The Internet changes everything. It absolutely disintermediates everything. Everywhere, the Internet goes to the intermediary and says, do you really serve a purpose? And insofar as the university itself is the retailer of knowledge to the consumer, the student, it is disintermediated. It is threatened. Now all that's necessary is for people to be able to trust the new Internet system of education to bring down that old system. All that's necessary is for people to be willing to -- well, let's stretch our imagination -- imagine that to buy something, you would go on the Internet, and you would get acquainted with somebody whom you didn't know and were never going to see, and then you would buy a product that you couldn't touch, see, or in any way have any sensory impression of, and you would negotiate the price, and you would be happy. And that's eBay, with a market cap of $20 billion dollars, I think, as of yesterday. And of course again and again, business after business, transaction after transaction, the Internet eliminates the intermediary.
So what in the world are the intermediaries of higher education going to do about it? First of all, they ought to be darn glad that we are inventing a way to democratize education because that's fundamentally what this is all about: empowering the people who are ultimately the purpose of education, and that is the next generation, and disempowering those who have a role but it is a servant role, and that is the role of passing on the education to the next generation -- empowering the individual scholar and disempowering the institutions that the individual scholar should be served by and not have to serve. That is what the Internet is all about. And so the Internet is also an assault on elites. One of the top three Ivy Schools reported the other day it was a little worried about the skewing of students with respect to the income base. A little worried. Here was the statistic. Eighty-five percent of the students at this top Ivy League school, 85 percent, were from upper-income families or higher. Higher -- what is higher? Gates is higher. Eighty-five percent -- and it was a little worried that maybe it was a little skewed. It's high time for the highest level of education to be democratized in this country.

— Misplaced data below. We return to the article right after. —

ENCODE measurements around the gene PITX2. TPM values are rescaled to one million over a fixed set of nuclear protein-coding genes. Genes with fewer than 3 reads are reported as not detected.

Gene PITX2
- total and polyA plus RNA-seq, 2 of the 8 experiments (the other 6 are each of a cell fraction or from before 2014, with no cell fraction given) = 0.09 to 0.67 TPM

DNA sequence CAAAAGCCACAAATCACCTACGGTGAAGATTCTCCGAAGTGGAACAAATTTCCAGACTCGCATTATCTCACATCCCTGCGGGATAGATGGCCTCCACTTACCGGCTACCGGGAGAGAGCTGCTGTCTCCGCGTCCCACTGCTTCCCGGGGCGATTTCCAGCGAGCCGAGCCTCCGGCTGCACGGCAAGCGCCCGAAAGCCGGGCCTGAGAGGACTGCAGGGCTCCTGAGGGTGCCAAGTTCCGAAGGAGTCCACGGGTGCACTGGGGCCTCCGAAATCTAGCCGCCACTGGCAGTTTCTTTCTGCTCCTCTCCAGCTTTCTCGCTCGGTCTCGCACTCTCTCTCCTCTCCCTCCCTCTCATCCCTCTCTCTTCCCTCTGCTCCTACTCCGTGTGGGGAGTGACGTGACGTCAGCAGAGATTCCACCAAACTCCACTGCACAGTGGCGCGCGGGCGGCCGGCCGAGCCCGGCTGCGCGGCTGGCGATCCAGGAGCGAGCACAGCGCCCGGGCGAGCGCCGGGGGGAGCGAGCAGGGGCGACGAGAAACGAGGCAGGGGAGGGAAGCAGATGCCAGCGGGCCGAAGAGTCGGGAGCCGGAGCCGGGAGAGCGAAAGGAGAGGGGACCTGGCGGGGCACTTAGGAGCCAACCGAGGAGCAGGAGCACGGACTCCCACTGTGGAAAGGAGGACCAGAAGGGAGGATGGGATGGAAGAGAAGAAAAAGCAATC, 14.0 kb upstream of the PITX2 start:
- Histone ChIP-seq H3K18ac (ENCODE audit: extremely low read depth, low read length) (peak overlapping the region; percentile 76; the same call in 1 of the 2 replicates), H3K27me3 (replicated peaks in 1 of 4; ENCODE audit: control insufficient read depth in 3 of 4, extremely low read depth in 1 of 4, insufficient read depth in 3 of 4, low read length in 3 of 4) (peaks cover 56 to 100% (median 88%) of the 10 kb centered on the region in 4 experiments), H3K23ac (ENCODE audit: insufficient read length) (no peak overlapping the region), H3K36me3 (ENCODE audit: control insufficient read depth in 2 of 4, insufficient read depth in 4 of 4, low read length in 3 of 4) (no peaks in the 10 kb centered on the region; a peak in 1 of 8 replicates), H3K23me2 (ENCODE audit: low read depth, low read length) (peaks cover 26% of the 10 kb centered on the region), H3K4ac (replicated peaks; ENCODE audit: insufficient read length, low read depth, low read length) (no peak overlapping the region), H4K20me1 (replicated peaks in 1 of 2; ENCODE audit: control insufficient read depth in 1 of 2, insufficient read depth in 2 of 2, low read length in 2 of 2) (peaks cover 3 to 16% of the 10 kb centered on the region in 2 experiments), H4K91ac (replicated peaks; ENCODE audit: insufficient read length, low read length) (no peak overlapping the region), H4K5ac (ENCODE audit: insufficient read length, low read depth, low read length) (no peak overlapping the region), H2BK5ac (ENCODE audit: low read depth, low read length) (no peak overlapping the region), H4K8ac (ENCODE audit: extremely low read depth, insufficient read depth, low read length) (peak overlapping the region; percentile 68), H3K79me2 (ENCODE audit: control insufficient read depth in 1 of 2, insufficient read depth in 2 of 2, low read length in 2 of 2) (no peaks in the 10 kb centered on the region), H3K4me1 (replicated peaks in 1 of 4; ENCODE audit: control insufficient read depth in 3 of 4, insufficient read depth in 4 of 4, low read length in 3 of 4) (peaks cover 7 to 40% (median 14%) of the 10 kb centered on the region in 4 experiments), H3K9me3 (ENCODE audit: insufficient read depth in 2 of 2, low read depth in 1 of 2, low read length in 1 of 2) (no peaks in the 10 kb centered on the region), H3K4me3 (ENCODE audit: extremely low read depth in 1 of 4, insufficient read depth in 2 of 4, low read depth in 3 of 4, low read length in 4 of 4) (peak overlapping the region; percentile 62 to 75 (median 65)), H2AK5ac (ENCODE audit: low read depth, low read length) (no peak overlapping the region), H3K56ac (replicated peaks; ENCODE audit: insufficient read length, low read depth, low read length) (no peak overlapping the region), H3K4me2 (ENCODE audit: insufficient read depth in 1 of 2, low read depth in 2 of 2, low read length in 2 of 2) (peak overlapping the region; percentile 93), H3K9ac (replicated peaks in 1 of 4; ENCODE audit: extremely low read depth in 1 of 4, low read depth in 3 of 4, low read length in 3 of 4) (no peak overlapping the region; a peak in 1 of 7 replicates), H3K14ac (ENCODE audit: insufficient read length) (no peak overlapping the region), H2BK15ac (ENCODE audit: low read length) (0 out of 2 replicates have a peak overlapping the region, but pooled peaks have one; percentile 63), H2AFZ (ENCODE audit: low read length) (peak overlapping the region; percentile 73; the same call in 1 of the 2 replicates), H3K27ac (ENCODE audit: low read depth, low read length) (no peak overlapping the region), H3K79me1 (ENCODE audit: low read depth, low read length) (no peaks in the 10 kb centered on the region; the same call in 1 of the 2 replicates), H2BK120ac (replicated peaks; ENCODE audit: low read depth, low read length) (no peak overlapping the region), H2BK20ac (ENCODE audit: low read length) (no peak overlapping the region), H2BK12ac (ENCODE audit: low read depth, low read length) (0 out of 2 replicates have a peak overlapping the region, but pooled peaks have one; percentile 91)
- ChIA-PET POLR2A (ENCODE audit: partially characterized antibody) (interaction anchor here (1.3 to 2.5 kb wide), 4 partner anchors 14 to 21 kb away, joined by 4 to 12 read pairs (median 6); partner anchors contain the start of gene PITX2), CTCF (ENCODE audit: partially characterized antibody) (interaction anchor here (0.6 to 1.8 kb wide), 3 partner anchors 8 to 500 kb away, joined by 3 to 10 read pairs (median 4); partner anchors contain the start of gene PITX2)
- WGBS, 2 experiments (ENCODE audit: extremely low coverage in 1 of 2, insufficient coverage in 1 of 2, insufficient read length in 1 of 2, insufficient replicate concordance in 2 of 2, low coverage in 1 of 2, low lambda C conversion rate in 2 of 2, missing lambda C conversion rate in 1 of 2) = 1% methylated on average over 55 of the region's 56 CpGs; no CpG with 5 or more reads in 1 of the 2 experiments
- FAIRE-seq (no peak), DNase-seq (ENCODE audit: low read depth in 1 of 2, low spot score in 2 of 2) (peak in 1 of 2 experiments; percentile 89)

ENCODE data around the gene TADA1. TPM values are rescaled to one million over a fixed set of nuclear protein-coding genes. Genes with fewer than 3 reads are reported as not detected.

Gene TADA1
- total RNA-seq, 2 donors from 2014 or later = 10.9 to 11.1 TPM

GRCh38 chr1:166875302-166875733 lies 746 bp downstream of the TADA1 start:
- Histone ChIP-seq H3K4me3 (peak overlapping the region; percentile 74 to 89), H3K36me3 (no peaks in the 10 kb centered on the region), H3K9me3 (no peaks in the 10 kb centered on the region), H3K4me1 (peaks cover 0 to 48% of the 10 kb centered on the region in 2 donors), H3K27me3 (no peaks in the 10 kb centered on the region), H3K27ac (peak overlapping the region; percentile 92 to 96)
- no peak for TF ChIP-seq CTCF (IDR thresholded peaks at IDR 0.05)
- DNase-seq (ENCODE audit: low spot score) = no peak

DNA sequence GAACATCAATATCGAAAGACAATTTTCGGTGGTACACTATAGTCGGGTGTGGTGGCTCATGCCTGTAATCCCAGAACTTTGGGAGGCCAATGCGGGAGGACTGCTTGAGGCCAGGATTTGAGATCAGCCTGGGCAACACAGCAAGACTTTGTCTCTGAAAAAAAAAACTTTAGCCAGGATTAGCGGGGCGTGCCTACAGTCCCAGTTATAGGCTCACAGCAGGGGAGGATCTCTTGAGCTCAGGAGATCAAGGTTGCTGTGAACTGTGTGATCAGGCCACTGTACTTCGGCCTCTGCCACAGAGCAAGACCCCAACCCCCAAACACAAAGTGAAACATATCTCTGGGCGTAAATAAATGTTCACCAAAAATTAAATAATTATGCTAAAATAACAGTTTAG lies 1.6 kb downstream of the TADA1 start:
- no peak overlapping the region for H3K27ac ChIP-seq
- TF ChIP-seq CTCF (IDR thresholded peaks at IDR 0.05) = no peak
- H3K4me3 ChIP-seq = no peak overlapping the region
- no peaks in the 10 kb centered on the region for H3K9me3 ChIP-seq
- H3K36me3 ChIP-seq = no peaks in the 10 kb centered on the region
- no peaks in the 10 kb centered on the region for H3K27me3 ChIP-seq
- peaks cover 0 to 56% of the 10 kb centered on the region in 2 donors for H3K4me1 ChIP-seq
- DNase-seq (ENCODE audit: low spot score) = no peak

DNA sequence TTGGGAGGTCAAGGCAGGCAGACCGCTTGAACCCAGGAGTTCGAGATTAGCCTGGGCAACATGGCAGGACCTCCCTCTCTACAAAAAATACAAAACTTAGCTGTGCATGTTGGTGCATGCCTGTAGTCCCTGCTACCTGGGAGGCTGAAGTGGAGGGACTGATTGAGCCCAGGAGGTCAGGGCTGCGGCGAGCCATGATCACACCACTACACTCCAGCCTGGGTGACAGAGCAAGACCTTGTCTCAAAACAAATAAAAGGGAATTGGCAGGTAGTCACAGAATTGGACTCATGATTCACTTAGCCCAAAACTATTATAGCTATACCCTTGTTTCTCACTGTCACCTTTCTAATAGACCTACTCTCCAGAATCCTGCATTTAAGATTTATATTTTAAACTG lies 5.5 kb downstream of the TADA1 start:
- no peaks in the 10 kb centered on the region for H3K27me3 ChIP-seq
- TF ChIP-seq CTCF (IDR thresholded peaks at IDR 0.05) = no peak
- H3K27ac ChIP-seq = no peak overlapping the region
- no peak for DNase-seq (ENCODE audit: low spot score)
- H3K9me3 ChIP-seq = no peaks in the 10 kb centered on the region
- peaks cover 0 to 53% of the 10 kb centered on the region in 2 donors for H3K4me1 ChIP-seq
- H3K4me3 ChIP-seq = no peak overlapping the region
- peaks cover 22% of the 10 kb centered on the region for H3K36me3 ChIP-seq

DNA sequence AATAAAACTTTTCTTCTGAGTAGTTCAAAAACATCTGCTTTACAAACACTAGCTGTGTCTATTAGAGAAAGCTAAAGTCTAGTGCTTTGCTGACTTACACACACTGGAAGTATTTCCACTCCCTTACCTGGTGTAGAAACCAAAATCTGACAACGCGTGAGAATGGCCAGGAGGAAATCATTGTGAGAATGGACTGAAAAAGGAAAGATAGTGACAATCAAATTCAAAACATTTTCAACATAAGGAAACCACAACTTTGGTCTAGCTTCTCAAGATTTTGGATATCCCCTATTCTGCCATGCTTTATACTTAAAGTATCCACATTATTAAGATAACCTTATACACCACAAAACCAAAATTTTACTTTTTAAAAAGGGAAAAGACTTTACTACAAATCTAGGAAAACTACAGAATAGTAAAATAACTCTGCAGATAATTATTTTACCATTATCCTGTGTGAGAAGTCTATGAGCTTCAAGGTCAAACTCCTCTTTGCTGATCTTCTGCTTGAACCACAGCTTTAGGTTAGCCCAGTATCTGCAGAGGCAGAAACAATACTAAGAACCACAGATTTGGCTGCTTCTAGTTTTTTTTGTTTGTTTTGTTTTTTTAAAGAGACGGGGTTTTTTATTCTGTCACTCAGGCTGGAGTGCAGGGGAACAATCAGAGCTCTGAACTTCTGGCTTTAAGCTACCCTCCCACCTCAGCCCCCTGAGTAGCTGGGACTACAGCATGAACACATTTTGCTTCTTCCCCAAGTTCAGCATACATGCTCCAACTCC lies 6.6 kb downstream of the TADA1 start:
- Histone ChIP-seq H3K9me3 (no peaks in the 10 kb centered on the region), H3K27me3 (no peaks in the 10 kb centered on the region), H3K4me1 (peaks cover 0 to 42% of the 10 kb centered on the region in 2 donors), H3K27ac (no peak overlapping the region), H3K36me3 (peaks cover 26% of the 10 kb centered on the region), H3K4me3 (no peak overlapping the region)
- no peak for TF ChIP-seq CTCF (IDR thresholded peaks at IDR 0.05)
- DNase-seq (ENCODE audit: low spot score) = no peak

Fundamentally, the finest schools are really collections of the people with the finest capability to achieve and the finest ability to contribute. And ultimately, the glory of education in America is the ability of education to serve everyone and to serve the community and to serve the idea of America. And the great thing about America is that we have never had a recognized, a real separation between the academy and the rest of the world. It has fundamentally always been the case that we have seen and prized the integration and the melding of the purposes of the academy and the rest of the country. Jorge Luis Borges wrote a story called "The Library of Babel." It's a story in which there's a marvelous library, and it's a library that has many impediments to its use. I won't try to tell the story -- he tells it brilliantly -- but this is the end of it: "Even if the human species were extinguished, the library would endure. Illuminated, solitary, infinite, perfectly motionless, equipped with precious volumes, useless, incorruptible, secret." And this image, this wonderful image, this frightening image of the academy is exactly what is impossible to sustain, even unintentionally, in the Internet age. Thank goodness.